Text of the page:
Who is a diary written for? Is it for the writer’s sake, so she may one day recall her past? Perhaps it’s for close friends and family to inherit. Maybe it’s for some distant reader, an audience miles and years away. Or maybe it’s for no one at all — an act of self-expression to be merely “drunk by the ghosts,” as Kafka says. It often feels that way. If you’ve ever kept a diary or journal yourself, you might cringe at the very idea of re-reading it, let alone granting access to others. And we know there are few breaches of confidence so severe as stealing a peek at someone else’s personal entries. It sometimes feels as if diaries are best written and not read. And if that’s the case, what good are they, anyway?
We all know that people like to talk about themselves. But talking about oneself is most pleasurable when the speaker has control. While diaries are a relatively scarce literary form, there is no shortage of autobiographies and memoirs. This is because the writer of an autobiography has considerable dominion over her narrative. She knows what’s significant, what to emphasize, and the overall image of herself she is going to present. The autobiography allows its author to provide all the tidiness and cohesion that retrospection affords. The diarist is far more vulnerable, and ultimately knows nothing about where all the writing is leading to.
It takes either a great amount of courage or the impotence of death for a diary to be published. Indeed, many diaries are only available to us because of posthumous publication. Franz Kafka’s diaries (and most of his writings) are famously the result of a betrayal of his will. James Boswell’s diaries were first published in 1950, over 150 years after his death. And The Diary of a Young Girl by Anne Frank, one of the most important examples of the century, captivated its readers in ways she never could have imagined.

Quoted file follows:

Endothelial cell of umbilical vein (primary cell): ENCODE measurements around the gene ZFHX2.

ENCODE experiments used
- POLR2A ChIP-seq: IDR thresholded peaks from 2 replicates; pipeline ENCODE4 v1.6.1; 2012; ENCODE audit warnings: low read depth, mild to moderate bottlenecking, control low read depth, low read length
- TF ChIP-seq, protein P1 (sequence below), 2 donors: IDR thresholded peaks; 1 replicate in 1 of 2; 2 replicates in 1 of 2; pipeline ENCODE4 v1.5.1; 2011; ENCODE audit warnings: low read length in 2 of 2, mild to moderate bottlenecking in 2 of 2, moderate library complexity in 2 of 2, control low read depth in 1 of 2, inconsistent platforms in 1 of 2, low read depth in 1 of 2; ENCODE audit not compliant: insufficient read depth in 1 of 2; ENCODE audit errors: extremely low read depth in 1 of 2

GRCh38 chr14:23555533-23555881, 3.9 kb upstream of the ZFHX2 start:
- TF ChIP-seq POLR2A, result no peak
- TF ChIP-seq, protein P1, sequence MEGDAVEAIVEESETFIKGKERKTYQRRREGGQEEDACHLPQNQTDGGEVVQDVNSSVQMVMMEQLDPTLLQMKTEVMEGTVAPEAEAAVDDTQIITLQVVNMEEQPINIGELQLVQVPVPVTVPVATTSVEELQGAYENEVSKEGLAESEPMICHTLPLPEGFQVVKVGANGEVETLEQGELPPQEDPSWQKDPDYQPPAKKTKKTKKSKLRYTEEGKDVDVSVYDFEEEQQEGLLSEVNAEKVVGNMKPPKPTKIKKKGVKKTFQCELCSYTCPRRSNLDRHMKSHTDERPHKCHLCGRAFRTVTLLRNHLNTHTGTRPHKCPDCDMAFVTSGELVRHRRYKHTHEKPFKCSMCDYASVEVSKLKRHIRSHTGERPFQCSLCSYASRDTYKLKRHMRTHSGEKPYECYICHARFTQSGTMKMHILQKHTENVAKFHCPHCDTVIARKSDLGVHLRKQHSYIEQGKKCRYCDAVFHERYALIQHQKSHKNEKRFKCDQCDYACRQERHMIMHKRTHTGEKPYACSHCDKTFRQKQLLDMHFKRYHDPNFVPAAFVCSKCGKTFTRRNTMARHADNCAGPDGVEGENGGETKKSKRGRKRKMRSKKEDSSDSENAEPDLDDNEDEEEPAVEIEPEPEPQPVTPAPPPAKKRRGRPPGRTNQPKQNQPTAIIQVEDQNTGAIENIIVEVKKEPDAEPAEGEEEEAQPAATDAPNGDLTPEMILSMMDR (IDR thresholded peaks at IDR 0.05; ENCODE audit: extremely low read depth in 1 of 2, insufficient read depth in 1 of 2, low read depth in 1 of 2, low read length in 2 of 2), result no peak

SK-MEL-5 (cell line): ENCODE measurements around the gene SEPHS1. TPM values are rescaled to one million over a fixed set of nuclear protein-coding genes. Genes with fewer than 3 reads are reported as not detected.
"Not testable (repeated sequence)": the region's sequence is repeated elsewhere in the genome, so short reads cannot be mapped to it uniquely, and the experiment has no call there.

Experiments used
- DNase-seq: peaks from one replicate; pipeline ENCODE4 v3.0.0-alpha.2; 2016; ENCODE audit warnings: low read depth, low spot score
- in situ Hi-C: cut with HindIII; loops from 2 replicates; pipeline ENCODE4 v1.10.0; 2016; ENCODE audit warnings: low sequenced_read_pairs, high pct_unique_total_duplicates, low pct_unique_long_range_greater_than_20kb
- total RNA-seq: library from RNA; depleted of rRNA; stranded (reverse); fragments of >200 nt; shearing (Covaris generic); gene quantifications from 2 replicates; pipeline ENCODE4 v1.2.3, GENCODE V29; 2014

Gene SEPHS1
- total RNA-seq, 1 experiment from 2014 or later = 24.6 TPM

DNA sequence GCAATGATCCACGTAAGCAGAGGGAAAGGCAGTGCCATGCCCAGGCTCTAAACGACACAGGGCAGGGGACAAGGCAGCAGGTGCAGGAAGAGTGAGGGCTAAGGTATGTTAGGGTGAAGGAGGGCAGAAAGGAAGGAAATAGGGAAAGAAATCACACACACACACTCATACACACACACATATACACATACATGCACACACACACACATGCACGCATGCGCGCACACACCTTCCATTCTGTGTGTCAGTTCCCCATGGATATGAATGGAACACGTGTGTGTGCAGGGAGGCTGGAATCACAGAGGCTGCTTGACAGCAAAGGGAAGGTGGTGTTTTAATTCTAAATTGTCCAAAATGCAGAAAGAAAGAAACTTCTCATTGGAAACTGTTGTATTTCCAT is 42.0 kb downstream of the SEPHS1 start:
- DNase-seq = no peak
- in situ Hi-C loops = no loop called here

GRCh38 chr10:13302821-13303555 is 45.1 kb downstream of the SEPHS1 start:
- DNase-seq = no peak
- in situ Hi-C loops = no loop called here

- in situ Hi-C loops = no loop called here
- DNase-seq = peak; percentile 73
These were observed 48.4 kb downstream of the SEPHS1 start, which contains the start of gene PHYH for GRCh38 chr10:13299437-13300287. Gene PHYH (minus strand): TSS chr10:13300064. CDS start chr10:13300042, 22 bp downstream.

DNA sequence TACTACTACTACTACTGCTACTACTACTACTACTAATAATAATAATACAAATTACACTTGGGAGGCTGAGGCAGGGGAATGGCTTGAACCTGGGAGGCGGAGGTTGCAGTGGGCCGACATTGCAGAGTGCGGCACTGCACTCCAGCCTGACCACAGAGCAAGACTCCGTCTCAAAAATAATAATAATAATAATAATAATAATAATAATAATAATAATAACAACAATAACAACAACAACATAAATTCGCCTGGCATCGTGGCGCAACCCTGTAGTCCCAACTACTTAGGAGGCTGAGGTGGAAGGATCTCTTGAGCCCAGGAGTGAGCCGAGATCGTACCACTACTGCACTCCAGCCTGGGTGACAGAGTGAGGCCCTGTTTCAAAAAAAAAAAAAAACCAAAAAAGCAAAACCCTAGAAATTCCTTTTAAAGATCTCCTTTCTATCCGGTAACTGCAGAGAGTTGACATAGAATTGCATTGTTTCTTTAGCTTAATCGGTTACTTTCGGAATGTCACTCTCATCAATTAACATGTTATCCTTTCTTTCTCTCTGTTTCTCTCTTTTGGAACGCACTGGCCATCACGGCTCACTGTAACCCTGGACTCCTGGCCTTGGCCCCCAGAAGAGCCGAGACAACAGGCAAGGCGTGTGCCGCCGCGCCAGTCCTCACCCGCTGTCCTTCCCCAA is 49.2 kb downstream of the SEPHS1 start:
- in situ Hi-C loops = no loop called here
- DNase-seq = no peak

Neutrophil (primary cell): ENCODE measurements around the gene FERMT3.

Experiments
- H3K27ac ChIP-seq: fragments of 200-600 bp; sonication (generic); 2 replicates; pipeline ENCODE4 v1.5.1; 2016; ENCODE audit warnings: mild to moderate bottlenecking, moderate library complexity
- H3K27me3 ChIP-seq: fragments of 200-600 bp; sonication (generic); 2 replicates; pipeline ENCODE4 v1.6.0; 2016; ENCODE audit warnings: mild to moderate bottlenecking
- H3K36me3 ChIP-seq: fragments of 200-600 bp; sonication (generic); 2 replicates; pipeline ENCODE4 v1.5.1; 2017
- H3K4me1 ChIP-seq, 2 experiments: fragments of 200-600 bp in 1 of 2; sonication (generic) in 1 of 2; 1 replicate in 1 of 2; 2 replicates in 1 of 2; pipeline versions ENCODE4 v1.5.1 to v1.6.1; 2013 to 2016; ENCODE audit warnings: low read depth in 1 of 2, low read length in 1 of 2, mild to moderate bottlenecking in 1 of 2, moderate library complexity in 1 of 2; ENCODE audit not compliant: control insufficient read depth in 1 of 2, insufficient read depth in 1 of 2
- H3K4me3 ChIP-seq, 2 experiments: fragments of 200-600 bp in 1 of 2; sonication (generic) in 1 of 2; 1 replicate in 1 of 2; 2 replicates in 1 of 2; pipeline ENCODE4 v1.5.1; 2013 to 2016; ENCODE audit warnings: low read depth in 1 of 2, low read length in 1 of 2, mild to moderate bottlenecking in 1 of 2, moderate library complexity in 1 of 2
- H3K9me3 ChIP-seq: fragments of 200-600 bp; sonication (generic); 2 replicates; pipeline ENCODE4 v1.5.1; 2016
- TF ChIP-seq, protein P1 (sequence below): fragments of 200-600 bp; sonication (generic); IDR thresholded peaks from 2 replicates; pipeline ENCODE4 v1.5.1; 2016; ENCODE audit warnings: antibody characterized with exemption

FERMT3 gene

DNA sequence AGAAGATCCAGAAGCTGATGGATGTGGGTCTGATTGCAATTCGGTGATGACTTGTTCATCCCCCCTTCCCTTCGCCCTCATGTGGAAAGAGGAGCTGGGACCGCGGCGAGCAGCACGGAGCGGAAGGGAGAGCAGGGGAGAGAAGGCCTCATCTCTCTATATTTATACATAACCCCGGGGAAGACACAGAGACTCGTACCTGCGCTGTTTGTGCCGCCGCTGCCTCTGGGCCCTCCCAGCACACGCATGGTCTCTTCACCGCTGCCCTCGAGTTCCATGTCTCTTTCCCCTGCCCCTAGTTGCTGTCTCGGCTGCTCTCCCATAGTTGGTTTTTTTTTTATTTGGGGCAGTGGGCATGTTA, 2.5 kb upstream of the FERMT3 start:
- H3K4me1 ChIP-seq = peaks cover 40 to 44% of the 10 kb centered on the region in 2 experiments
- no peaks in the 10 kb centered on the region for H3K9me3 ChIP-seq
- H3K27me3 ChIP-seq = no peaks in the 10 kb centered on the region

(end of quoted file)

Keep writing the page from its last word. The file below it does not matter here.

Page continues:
A Brief History of the Diary
Ancient civilizations recorded the events of a day, but rarely, if ever, in personal terms. As an agrarian culture, the Greek ephemerides recorded ecological and astronomical details for future reference. The Romans recorded civil events like religious celebrations. Still, the idea that one's daily experiences and perspectives were worth recording was yet to come. The closest example to a diary from the Greco-Roman world is likely Marcus Aurelius’ Meditations. It is much like a diary in that it was never intended for anyone to read other than its author. It is not a perfect book. Bertrand Russell criticized it for its great inconsistencies, which arguably makes it only more authentic as representation of a man. President Bill Clinton has called Meditations his favorite book.
Eastern literature was sooner to embrace the diary as a form. Li Ao kept a travel diary in the ninth century, and many diaries appear in Arabic a century later. The diary as we know it came to be in the West around the Renaissance. That’s when the practice of incorporating one's opinions and feelings about the day truly hit its stride. As the diary became popular, it wasn't long before fiction began to use the format as its premise. Defoe's A Journal of the Plague Year (1722) and Gogol's Diary of a Madman (1835) are some famous examples of this style.
Noteworthy Literary Diaries
Samuel Pepys’ (1633-1703) Diary is one of the most famous and oldest examples in the English language. Because of Pepys’ trenchant attention to detail and lack of reserve, his diary is considered by some to be the best of all time. Pepys was a naval administrator, and while otherwise not a man of letters, his diary proves his veritable literary talents. He records unsparingly his insecurities, the time of day he ate, and being woken up by his cat in the night. He also presents a picture of 17th century London life, and provides detailed accounts of events like the Great Plague and Great Fire that the city endured.